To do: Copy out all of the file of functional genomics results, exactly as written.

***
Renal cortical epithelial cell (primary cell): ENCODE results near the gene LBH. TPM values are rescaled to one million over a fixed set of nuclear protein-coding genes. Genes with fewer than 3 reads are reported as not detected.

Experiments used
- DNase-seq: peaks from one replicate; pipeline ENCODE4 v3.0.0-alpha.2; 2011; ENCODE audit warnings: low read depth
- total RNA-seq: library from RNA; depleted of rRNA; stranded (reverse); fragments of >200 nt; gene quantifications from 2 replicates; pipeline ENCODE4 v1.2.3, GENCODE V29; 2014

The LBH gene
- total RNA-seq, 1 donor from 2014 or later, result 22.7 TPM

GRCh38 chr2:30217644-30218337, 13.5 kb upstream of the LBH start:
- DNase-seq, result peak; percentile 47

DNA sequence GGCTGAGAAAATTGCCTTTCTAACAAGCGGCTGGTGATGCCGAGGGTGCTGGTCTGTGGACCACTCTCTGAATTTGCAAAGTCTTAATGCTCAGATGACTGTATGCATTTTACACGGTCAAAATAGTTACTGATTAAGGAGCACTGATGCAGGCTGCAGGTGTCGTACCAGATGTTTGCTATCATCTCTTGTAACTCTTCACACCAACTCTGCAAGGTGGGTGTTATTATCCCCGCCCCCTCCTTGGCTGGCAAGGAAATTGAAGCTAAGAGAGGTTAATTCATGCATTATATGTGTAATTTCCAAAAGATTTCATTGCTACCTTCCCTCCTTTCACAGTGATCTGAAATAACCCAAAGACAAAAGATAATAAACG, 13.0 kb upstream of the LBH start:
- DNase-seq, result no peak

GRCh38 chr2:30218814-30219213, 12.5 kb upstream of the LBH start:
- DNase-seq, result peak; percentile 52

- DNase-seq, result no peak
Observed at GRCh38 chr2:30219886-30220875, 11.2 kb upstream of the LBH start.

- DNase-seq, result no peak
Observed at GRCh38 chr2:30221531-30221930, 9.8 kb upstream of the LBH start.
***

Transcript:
Renal cortical epithelial cell (primary cell): ENCODE results near the gene LBH. TPM values are rescaled to one million over a fixed set of nuclear protein-coding genes. Genes with fewer than 3 reads are reported as not detected.

Experiments used
- DNase-seq: peaks from one replicate; pipeline ENCODE4 v3.0.0-alpha.2; 2011; ENCODE audit warnings: low read depth
- total RNA-seq: library from RNA; depleted of rRNA; stranded (reverse); fragments of >200 nt; gene quantifications from 2 replicates; pipeline ENCODE4 v1.2.3, GENCODE V29; 2014

The LBH gene
- total RNA-seq, 1 donor from 2014 or later, result 22.7 TPM

GRCh38 chr2:30217644-30218337, 13.5 kb upstream of the LBH start:
- DNase-seq, result peak; percentile 47

DNA sequence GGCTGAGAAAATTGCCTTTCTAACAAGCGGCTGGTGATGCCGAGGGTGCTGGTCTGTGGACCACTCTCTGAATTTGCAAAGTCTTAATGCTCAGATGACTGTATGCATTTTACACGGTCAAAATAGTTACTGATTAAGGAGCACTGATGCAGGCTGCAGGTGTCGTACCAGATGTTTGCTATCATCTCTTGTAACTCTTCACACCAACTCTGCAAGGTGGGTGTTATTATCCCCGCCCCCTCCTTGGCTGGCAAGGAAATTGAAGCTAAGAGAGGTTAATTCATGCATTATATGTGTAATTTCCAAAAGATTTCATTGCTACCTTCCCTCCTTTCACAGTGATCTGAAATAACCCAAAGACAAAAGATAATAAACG, 13.0 kb upstream of the LBH start:
- DNase-seq, result no peak

GRCh38 chr2:30218814-30219213, 12.5 kb upstream of the LBH start:
- DNase-seq, result peak; percentile 52

- DNase-seq, result no peak
Observed at GRCh38 chr2:30219886-30220875, 11.2 kb upstream of the LBH start.

- DNase-seq, result no peak
Observed at GRCh38 chr2:30221531-30221930, 9.8 kb upstream of the LBH start.